IO BRA VE AND BOLD. "Do you mean that for an insult or a joke?" calmly asked the lawyer. "You kin take it anyway you like," was the retort, in a bullying tone. "Step outside the crowd, and I'll make you dance for the amusement of our friends!" exclaimed Ned Rank, push ing his way to a clear spot. With a snort of rage the insulting miner, who gloried in the name of Single-Eye Max, drew his revolver and fol lowed the little man. A brawl was an almost everyday occurence at Skeleton Bar, and if a man got killed in what they called a "square fight," they thought no more of it than if he had died of the delirium tremens. But if a murder or a robbery was committed it was dif ferent. They were just as anxious to bring the offender to a speedy justice as any inhabitant of the East. Dick was in a position where he could see the whole thing, and the thought came to him that Rank was either a fool or a very smart man. "Git a grave ready for another tenderfoot!" roared the one-eyed man. "I'm a roarer from Roarertown, an' when I shoot somethin' drops!" The next instant something did drop, but it was not the little lawyer from Kentucky. CHAPTER VI. AT THE HORN OF PLENTY. Ned Rank had no sooner faced Single-Eye Max than, with the quickness of a cat, he leaped forward like a human battering-ram, and knocked him flat upon his back. The little lawyer's head struck the bully's stomach with such terrific for ce that it caused him to dDuble up like a jackknife and dJPP his revolver. A roar of la ghter followed this unexpected incident, which served to make the one-eyed man madder than ever. Rank picked up the fallen man's revolver, and, hand1 ing it to him, said : "Get up at once. I am going to make you dance." As he spoke he drew his own revolver and covered the bully. Single-Eye Max's anger now turned to fear, and with a pale face he arose. "Now dance for the amusement of the crowd!" com manded Rank. "Hold on, stranger, I was only foolin' with you. You don't mean that you want me ter dance, do you?" whined the coward. "Dance!" almost shouted the little man; and to empha size his command he fired a shot and lodged a bullet into the heel of the bully's boot. That was enough! If Single-Eye Max had never danced in his life before he did it then. To help him along Rank kept firing until he had emptied the six chambers of his revolver. "Now you can stop," said he, calmly; and as the big bully sank upon the ground, almost exhausted, he added: "Look at the heels of your boots; you will find that three bullets hit each of them." Several of the miners hastened forward and made an examination. "You're right!" one of them cried. "You a tenderfoot! Oh, no! Wish I could shoot like that." "Mr. Rank, you are what I call a fust-class huckleberry that has never been picked," observed Balsam Bob. "We'll put you on ther list as legal adviser of the wigilance com mittee, if you'll allow us." "Certainly," responded the lawyer; "anything to be agreeable. I expect to stay in Skeleton Bar some little time, and I want to be friendly with all honest men." "Come on down to ther Horn of Plenty, an' we'll all liquor up!" shouted the big miner, enthusiastically. "Thank you," said Rank, "not just now. I think I have some ointment in my satchel that will relieve the pain from the boy's burned back, and heal it up quicker." The little man had such a way of speaking that when he once said a thing, his hearers took it for granted that he meant it. So Balsam Bob did not ask him. a second time, but led the procession to the nearest saloon, which its enterprising proprietor had named the Horn of Plenty. 'Single-Eye Max went along, and soon the front of the post office was deserted of all, save our hero, Will Duvall and Rank. "Come inside," said the postmaster, "and see what you can do for the boy's horrible burn." Dick and .Rank followed to his little office in the rear of the building, and once more the branded boy bared his back. The little lawyer made a careful examination, and then said: "Young man, you will carry that mark to your grave. The letters might be obliterated by an operation, but I should advise you to let them be as they are." "That's it exactly," spoke up Will Duvall. "No one need know he is branded unless he to tell them. Anyhow, U. S. stands for United States, and that isn't so bad." "When the masked band has been hunted down and its members brought to justice, I will have the brand to re mind me that I left no stone unturned to avenge the deaths of my father and my brother," observed Dick, quietly. Rank produced a tin box containing some ointment from his satchel, and carefully dressed the wound.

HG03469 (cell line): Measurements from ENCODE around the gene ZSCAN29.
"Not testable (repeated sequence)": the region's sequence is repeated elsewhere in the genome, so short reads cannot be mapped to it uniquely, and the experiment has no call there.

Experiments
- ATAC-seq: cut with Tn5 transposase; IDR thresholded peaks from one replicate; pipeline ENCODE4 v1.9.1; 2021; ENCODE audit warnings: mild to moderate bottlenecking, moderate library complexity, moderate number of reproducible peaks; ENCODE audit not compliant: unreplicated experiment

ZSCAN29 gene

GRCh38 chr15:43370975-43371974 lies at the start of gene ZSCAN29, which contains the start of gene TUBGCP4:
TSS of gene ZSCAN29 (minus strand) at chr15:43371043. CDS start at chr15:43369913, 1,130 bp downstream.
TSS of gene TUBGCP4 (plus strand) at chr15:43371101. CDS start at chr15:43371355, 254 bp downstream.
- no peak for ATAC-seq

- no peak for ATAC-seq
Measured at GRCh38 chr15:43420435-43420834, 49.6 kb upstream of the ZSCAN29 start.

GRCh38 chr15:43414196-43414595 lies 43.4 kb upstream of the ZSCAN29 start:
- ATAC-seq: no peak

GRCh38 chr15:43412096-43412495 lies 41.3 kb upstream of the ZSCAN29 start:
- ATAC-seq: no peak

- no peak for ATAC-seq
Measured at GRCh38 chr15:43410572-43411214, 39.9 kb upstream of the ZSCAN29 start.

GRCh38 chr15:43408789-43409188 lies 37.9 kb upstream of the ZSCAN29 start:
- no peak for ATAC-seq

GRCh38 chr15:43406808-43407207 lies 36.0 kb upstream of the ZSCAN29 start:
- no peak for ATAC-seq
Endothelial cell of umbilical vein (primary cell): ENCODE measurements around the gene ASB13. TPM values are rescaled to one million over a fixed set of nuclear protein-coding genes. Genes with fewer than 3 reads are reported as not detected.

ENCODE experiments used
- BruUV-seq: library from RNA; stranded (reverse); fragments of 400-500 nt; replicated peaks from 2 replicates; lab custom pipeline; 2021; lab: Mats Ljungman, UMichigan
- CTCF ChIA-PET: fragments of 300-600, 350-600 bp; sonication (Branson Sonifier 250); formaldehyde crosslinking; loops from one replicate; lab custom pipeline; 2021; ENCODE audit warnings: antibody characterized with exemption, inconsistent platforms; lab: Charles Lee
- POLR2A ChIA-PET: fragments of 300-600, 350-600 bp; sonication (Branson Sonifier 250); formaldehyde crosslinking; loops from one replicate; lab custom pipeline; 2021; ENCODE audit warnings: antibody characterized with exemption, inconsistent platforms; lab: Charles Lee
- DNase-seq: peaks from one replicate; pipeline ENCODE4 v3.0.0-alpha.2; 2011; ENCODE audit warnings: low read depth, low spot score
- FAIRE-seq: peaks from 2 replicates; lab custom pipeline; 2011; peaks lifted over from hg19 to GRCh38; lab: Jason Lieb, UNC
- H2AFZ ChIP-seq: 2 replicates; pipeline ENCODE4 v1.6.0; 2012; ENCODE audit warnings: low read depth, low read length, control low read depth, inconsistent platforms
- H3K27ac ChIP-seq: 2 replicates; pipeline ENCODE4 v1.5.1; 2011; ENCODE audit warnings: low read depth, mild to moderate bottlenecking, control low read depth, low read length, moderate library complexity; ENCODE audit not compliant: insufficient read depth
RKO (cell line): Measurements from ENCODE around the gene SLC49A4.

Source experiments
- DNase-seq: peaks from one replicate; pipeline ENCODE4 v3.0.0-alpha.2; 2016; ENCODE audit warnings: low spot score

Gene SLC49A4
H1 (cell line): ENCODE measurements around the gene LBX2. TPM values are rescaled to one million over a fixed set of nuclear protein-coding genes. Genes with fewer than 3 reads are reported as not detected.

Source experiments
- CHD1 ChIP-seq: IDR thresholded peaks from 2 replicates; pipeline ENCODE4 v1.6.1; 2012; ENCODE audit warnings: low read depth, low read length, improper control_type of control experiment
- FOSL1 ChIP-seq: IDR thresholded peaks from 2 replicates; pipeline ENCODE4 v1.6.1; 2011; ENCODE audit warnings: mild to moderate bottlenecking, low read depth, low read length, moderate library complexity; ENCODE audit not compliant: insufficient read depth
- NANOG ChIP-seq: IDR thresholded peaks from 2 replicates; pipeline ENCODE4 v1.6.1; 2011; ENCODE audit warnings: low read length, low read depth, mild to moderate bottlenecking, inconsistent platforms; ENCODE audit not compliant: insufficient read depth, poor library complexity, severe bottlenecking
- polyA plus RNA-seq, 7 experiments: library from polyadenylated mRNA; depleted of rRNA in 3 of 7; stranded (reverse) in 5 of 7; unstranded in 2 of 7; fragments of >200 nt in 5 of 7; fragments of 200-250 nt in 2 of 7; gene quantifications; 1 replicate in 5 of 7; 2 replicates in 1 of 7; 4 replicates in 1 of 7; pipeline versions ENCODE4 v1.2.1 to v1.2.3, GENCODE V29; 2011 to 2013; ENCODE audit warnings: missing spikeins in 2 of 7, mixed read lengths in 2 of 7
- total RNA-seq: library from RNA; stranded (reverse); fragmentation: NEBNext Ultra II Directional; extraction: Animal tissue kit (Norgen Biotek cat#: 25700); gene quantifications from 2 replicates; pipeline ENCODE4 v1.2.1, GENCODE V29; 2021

BRA V E AND BOLD. II The stuff had a soothing effect upon the burn, and Dick felt much relieved in consequence. "I feel as good as I ever did now," said he. "I am ready to lead the vigilance committee to the spot where I was captured at any time now." "As legal adviser of the commiftee,1 I would suggest that you should do nothing of the kind for a few days. If we keep quiet the outlaws will be led to believe that you do not intend to bother them," retmned the lawyer. "I guess you are right!" exclaimed Dick and the post master in a breath After a while Rank proposed that the branded boy should go with him to the Horn of Plenty saloon to see what the miners were doing, and though he had no liking for places of that kind, Dick went with him. Somehow he regarded Ned Rank as one of the best friends he had in the world, and he put the utmost confide nce in him. . '.fhat his confidence was not misplaced will be found out !JI on. As the pair neared the place the little lawyer whispered in Dick's ear: "Something tells me that the captain of the masked band is going to pay this shanty a visit before we come o u t. I think I will be able to recognize him when he comes in, and in case such a thing happens I'll give you the wink. Then you must look out." "Why do y ou think you would recognize him?" asked the branded boy "Have you ever seen him?" "Never in my life, but he has been described to me." "It strikes me that you have been sent out here to cap t u re Capt. Steel!" exclaimed Dick, with brightening eyes. "Never mind how it strikes you. Don't say anything more about what you think, either to me or anybody else. I am Ned Rank, a broken-down lawyer from Kentucky, and I came out here to make my fortune at the mines." "I won't say another word," return e d the boy. However, he could not help doing lots of thinking just then. Half a minute later the two walked into the saloon in an unconcerned manner. I It was the same place in which Balsam Bob had been s o neatly tricked by Capt. Steel and the big miner was s pe aking of the occurrence when Dick and his companion ent e red. "Here comes the branded boy !" yell e d Bals:it :i !:o b, cha nging the subject instantly. "Here is the only p u sson a live, outside of one of th eir members, as h a s ever been in the ther secret headquarters of t\1e masked band. Step up an' drink to his health bo ys!" The obliging bartender quickly suppli e d t h e drinks, and the crowd drank them with a cheer for Dick. "Now, have a round with me!" exclaimed a man, push-ing his way to the bar. "I just h eard a r e mark that this boy was the only one in the crowd who had been in the den of the masked band. That is wrong, gentlemen, for I have been there myself, and, I am happy to say, got out with a whole skin!" "Who in thunder are you?" asked Balsam Bob, stepping forward. "Gentlemen, I am a government detective," said the stranger, throwing open his coat and disclosing a badge. "I was sent here to run down this masked band that has been robbing the malls of late, and I am glad to say that I have already located the retreat of the outlaws, and been inside of it." The speaker was a well-formed man, attired in ordinary dress, and his manner showed that he was used to all sorts of compa ny. Dick "sized" him up carefully, and came to the conclu sion that he was pretty "fresh," even if he was in the employ of the government. The man's sudden appearance and his words astonished the crowd, and for a minute or two no one !laid anything. The bartender, however, had an eye for business, and he soon had the drinks on fhe bar. With a "Here's ter yer health!"' the miners drank, and then, waiting until the man had paid for the round, Ned Rank forward. In a tone that was as cool as a twilight breeze in au tumn, he exclaimed : "Stranger, I believe you are a fraud!'' CHAPTER VII. IDA BENHAM IS CAPTURED. At about the same hour the events described m the last chapter took place, six rough-looking men ere mak ing their way along the mountain side in the direction of the lonely cabin of Peter Benham All of them wore heavy beards, and by their general appearance they were villains. "I wonder why ther captain sent us to do this job in broad dayli ght?" obs e rved o n e of them, in a low tone, to his companions. "I don't know replied the fellow nearest him. "I suppose he knows his own business best." "Wha t in blazes does he want with ther gal, anyhow?" spoke up another "He's fell in love, most likely Each one of the party nodded, as though this was about the size of it, and then nothing was said until they came in sight of the lone cabin. They came to a halt behind a clump of rocks, and then